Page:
Brand Development - Graphic Design, Print Design & Website Design, Tauranga, New Zealand.
Te Tu Hanga Whare o Whetū

Te Tu Hanga Whare o Whetū

This is a photo-ethnography, a book that documents the rebuilding of a wharenui (meeting house). A project over a period from late 2006 that was planned, built and opened on December 20 2008 at Ngāpeke, Tauranga. This is a Ngāti Pūkenga marae, an iwi of Mātaatua waka origin. The original wharenui opened in 1915 was severely damaged by fire in September 2006.

The people of the marae were determined to replace the wharenui with a new building complete with wharenui art. They undertook the creation of the wharenui art of kōwhaiwhai, tukutuku and raranga whāriki themselves and wood-carving was both commissioned and donated.

This is a record of the activity that took place and the people who were involved. The book particularly shows some of the Māori customs associated with the re-building of a wharenui.

Dr Des Kahotea brought to this project the combined insights of several very different forms of knowledge: first, his training in the Waikato carving tradition, as taught atTūrangawaewae and Kirikiriroa in the 1970s by the master carvers Piri Poutapu & Waka Graham; second, formal qualifications in both archaeology and social anthropology, from Auckland and Waikato universities respectively; third, professional internships at the renowned Smithsonian Institution, Washington DC, and Bishop Museum, Honolulu; and finally, diverse involvements with heritage issues amongst different iwi and hapū around Aotearoa – especially those in his home region of Tauranga Moana.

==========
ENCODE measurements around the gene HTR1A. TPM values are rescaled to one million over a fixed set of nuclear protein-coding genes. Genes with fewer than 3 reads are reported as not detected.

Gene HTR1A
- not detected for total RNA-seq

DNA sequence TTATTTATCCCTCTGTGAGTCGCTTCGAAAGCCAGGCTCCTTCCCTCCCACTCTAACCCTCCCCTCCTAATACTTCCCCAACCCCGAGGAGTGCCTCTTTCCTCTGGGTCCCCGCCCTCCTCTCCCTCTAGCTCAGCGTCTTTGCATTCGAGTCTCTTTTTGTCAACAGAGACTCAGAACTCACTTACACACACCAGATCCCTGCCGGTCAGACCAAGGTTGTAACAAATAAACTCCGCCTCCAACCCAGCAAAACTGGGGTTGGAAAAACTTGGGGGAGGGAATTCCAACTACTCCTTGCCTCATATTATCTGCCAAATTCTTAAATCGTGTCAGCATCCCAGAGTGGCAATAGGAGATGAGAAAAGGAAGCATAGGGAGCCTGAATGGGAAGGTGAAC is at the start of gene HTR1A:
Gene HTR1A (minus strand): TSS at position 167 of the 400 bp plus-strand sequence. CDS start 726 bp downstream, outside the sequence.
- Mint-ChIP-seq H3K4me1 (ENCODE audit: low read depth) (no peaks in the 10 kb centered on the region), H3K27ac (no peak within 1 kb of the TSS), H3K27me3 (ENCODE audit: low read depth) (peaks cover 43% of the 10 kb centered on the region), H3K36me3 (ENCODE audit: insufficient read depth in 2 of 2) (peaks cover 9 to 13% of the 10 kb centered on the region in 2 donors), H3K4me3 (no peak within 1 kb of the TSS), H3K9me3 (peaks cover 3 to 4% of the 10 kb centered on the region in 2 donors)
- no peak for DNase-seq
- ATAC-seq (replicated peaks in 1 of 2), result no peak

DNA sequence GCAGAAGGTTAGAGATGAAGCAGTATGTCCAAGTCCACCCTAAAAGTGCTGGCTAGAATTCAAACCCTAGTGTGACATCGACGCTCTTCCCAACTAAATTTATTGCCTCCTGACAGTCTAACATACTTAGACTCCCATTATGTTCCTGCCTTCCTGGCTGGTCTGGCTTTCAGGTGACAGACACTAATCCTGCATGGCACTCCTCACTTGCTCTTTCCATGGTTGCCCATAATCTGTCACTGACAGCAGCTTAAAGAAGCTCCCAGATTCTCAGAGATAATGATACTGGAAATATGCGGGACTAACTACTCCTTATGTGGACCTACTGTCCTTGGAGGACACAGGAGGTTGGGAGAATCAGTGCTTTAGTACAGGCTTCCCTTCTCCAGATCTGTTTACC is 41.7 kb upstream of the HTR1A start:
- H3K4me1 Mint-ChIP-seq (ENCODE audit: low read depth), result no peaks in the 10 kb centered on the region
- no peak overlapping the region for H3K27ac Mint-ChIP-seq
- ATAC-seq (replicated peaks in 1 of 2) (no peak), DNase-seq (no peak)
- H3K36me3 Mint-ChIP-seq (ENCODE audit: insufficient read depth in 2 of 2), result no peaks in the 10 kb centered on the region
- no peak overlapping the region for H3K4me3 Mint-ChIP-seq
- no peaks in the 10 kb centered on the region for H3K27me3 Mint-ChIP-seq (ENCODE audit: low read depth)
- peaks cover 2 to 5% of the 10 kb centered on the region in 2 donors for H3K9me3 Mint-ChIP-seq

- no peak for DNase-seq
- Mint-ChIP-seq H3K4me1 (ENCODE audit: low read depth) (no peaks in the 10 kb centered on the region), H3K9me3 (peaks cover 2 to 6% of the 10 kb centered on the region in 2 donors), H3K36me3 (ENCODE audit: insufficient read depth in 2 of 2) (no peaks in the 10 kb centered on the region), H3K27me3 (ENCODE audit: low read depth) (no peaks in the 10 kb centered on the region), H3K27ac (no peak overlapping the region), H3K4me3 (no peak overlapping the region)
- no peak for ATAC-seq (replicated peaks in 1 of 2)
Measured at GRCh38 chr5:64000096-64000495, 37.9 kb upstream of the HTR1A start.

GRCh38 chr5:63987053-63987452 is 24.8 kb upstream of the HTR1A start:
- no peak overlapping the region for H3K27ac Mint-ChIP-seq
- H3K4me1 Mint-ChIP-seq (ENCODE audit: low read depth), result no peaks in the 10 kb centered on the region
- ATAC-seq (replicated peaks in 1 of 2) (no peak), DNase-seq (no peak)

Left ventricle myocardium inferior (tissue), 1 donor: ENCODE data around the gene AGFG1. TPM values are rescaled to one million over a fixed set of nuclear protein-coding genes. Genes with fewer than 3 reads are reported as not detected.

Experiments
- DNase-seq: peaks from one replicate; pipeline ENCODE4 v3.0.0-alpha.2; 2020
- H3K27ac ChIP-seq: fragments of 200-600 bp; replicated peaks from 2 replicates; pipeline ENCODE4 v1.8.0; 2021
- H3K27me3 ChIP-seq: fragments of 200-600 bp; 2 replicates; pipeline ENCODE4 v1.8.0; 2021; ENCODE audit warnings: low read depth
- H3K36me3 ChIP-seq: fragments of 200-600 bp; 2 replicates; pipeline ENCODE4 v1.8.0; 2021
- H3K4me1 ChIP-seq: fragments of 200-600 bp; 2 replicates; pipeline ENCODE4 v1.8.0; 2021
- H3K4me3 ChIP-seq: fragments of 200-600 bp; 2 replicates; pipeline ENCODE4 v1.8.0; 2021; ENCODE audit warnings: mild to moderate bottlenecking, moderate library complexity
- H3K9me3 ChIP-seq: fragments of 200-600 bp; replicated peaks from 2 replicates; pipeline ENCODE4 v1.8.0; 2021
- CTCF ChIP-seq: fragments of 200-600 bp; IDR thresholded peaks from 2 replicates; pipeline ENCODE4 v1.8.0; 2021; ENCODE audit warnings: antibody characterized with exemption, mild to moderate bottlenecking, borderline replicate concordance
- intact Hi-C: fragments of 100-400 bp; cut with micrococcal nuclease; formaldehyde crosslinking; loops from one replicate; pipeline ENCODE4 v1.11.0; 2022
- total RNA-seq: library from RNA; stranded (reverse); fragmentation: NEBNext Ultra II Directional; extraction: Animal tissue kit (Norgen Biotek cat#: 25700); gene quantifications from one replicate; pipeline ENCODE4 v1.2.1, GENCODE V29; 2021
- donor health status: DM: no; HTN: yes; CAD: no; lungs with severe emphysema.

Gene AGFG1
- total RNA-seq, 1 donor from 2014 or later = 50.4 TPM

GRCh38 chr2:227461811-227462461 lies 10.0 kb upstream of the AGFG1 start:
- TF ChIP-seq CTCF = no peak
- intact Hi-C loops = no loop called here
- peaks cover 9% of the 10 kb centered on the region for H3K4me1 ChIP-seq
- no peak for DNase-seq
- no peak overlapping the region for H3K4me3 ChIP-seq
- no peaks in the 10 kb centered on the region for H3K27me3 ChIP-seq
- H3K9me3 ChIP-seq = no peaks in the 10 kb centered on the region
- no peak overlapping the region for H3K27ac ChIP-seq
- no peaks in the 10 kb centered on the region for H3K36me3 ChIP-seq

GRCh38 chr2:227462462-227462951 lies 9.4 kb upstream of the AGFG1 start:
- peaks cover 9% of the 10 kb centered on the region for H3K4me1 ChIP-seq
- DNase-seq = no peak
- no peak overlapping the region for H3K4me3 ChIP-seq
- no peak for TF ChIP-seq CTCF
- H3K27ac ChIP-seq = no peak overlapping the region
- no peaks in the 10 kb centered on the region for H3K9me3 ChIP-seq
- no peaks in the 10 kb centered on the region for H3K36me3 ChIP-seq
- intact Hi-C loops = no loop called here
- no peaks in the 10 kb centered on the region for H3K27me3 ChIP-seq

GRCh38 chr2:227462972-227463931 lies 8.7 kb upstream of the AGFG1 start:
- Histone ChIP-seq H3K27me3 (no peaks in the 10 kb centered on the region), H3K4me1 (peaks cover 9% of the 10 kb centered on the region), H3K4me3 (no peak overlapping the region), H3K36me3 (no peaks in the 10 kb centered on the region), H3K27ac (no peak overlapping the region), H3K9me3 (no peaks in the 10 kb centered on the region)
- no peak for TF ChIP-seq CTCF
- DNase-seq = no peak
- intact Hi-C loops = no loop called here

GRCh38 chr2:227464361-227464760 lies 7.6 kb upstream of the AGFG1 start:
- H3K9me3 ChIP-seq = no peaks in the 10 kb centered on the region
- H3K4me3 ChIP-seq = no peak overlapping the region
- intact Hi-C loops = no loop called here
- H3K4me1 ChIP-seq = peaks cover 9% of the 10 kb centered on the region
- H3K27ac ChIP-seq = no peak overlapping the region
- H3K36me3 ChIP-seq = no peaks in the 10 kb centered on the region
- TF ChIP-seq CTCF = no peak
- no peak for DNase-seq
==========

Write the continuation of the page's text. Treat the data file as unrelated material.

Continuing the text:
The resulting text is a sophisticated and subtle account of the rebuilding of Te Whetū o Te Rangi, a 90 year-old wharenui that tragically had been destroyed by fire. Having been associated throughout his life with that Ngāti Pūkenga house and marae, Des became centrally involved in the rebuilding project, along with many other whānau and friends. His account narrates in words, but crucially also by images, the inspiring and informative narrative of the rescue and resurrection of this treasure.

As such, it is a unique contribution to the photo-ethnography of Māori cultural and social life.

Dr Tom Ryan, Anthropology Programme,
University of Waikato / Te Whare Wananga o Waikato.

Cohorts.

Photography – Logan Davey

Coding + CMS – BizHub

 

  • Client Dr Des Kahotea
  • Date June 28, 2016
  • Tags Art Direction / Makeup, Design Strategy, Photography, Publications, Websites / Interface

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